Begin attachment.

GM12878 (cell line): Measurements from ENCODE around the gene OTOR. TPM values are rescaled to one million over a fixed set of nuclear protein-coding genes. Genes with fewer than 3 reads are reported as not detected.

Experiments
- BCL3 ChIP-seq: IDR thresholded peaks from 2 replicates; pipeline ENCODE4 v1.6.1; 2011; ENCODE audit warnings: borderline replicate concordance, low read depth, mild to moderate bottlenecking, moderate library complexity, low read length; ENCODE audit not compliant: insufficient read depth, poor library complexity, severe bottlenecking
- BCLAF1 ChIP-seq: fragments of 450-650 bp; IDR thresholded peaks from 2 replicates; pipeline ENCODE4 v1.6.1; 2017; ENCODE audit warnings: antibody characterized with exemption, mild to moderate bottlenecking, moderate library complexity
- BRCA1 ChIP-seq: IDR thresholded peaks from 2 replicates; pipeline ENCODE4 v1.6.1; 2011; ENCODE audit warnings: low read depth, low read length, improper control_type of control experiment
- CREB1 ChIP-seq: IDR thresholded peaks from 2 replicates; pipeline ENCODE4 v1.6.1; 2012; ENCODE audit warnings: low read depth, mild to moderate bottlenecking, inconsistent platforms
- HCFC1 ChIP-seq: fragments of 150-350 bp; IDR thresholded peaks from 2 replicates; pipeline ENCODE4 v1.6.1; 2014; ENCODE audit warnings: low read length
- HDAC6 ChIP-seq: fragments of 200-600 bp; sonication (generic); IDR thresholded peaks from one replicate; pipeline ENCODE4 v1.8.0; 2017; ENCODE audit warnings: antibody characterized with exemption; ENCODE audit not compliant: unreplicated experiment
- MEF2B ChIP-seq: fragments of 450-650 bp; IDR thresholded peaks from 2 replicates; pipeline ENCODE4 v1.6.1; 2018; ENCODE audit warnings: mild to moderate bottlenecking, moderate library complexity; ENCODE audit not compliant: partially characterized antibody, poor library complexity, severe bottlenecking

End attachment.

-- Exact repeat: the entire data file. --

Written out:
GM12878 (cell line): Measurements from ENCODE around the gene OTOR. TPM values are rescaled to one million over a fixed set of nuclear protein-coding genes. Genes with fewer than 3 reads are reported as not detected.

Experiments
- BCL3 ChIP-seq: IDR thresholded peaks from 2 replicates; pipeline ENCODE4 v1.6.1; 2011; ENCODE audit warnings: borderline replicate concordance, low read depth, mild to moderate bottlenecking, moderate library complexity, low read length; ENCODE audit not compliant: insufficient read depth, poor library complexity, severe bottlenecking
- BCLAF1 ChIP-seq: fragments of 450-650 bp; IDR thresholded peaks from 2 replicates; pipeline ENCODE4 v1.6.1; 2017; ENCODE audit warnings: antibody characterized with exemption, mild to moderate bottlenecking, moderate library complexity
- BRCA1 ChIP-seq: IDR thresholded peaks from 2 replicates; pipeline ENCODE4 v1.6.1; 2011; ENCODE audit warnings: low read depth, low read length, improper control_type of control experiment
- CREB1 ChIP-seq: IDR thresholded peaks from 2 replicates; pipeline ENCODE4 v1.6.1; 2012; ENCODE audit warnings: low read depth, mild to moderate bottlenecking, inconsistent platforms
- HCFC1 ChIP-seq: fragments of 150-350 bp; IDR thresholded peaks from 2 replicates; pipeline ENCODE4 v1.6.1; 2014; ENCODE audit warnings: low read length
- HDAC6 ChIP-seq: fragments of 200-600 bp; sonication (generic); IDR thresholded peaks from one replicate; pipeline ENCODE4 v1.8.0; 2017; ENCODE audit warnings: antibody characterized with exemption; ENCODE audit not compliant: unreplicated experiment
- MEF2B ChIP-seq: fragments of 450-650 bp; IDR thresholded peaks from 2 replicates; pipeline ENCODE4 v1.6.1; 2018; ENCODE audit warnings: mild to moderate bottlenecking, moderate library complexity; ENCODE audit not compliant: partially characterized antibody, poor library complexity, severe bottlenecking